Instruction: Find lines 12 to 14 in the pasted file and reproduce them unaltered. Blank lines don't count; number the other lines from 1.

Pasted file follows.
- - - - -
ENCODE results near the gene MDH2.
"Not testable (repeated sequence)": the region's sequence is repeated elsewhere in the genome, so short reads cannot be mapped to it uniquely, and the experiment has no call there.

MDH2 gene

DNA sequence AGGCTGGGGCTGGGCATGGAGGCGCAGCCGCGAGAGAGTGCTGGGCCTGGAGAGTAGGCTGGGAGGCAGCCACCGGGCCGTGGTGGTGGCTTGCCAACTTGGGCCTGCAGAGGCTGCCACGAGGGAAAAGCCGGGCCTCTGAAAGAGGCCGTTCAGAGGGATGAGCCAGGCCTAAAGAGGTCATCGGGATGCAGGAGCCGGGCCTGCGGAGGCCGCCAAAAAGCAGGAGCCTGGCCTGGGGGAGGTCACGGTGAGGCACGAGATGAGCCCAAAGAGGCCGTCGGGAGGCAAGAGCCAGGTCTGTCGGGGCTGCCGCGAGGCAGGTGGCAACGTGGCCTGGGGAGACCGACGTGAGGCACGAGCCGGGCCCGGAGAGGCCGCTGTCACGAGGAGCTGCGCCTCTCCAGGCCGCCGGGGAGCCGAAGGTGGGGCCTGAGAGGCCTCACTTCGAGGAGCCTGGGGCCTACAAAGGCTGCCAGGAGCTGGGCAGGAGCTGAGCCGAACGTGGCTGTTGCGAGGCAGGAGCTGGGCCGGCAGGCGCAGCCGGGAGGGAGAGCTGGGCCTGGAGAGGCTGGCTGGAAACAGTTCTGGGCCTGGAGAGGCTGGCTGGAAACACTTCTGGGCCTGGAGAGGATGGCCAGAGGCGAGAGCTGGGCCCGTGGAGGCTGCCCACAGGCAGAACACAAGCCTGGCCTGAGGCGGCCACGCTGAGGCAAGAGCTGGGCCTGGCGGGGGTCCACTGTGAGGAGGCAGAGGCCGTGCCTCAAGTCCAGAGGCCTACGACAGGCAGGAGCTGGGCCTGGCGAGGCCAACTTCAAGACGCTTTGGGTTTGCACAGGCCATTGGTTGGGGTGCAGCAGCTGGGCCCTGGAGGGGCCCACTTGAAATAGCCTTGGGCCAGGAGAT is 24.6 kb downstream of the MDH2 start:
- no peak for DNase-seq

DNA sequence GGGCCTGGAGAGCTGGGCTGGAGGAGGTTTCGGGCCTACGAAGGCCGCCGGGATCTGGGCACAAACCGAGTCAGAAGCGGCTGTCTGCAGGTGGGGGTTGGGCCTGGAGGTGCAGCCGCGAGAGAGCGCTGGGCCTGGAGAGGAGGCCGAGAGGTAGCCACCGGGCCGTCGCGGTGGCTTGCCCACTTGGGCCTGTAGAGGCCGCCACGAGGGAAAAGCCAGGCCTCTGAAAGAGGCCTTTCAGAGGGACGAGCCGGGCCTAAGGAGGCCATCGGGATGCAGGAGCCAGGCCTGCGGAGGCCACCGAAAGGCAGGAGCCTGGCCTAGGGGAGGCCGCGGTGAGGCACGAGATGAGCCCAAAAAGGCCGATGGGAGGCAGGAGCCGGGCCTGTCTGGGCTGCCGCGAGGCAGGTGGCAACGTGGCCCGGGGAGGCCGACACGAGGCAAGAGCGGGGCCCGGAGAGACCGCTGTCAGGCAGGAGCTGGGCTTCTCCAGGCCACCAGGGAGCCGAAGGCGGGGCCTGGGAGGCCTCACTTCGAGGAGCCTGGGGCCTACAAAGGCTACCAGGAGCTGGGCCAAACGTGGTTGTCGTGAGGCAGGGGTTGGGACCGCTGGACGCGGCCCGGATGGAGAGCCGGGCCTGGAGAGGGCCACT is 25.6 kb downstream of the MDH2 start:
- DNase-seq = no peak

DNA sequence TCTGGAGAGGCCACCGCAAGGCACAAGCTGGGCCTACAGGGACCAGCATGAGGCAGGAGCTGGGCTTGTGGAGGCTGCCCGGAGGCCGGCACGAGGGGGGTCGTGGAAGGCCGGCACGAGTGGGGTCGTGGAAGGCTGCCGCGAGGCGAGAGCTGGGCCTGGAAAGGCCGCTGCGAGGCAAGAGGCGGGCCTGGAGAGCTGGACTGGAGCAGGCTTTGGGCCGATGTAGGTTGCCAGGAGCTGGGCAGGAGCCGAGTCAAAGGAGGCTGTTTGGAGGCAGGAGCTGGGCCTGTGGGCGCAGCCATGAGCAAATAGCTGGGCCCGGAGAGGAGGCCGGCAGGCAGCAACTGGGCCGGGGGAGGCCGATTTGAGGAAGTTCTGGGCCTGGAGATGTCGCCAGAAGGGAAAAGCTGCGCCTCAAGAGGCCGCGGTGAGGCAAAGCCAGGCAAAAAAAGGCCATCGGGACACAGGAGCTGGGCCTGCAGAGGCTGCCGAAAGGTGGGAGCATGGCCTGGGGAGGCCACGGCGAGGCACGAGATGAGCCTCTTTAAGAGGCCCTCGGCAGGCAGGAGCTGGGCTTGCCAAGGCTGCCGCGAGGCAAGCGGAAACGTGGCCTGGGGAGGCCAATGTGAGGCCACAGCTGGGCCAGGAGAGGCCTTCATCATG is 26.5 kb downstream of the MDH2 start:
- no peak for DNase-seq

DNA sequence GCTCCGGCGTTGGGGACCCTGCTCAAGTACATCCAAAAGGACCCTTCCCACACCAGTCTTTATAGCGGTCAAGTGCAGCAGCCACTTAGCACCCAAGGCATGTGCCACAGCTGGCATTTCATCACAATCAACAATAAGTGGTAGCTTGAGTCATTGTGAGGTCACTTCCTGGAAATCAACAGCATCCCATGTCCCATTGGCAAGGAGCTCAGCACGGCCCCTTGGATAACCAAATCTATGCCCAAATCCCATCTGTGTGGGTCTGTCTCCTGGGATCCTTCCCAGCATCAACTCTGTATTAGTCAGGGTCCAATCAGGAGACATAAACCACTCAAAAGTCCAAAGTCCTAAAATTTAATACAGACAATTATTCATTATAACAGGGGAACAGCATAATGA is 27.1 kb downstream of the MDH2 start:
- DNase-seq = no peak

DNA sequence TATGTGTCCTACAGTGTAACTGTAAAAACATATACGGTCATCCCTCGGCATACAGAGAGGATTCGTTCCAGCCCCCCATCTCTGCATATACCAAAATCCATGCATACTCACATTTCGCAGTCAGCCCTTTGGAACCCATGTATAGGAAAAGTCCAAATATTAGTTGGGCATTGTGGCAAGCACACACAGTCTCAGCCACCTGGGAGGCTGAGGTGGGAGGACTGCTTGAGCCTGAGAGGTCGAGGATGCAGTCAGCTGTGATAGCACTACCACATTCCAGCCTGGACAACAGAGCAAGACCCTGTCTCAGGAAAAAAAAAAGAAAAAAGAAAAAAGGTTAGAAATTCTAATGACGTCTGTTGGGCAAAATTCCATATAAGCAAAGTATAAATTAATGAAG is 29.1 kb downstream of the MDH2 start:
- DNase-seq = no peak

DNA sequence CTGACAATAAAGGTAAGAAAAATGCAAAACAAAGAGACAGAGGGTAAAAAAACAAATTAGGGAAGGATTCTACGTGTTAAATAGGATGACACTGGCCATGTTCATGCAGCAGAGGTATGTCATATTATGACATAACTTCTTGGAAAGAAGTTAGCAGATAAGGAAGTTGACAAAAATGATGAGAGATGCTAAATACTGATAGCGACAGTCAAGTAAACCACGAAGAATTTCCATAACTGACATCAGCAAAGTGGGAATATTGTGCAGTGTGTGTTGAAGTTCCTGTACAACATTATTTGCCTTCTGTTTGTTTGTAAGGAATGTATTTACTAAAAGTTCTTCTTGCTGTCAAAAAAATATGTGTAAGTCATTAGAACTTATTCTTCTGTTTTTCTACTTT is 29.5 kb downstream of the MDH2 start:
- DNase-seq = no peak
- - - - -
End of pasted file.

DNA sequence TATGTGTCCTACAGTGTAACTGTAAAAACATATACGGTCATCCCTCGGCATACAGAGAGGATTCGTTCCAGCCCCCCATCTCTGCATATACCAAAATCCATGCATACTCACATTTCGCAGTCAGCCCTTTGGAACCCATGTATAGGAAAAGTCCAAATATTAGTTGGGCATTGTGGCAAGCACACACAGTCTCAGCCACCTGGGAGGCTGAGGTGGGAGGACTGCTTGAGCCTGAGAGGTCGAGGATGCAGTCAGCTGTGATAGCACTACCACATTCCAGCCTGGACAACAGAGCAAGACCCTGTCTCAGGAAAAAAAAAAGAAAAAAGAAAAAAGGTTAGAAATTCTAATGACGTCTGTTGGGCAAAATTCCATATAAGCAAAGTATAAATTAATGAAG is 29.1 kb downstream of the MDH2 start:
- DNase-seq = no peak

DNA sequence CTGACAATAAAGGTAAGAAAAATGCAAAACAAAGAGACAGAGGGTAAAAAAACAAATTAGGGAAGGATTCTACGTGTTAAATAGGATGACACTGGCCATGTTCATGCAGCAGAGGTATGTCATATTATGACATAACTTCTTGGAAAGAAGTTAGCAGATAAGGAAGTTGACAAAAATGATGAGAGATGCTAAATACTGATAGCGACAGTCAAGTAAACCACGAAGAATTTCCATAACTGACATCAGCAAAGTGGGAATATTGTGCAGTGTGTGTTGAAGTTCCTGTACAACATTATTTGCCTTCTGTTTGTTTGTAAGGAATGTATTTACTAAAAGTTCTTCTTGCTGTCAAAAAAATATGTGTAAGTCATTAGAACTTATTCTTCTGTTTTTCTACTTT is 29.5 kb downstream of the MDH2 start: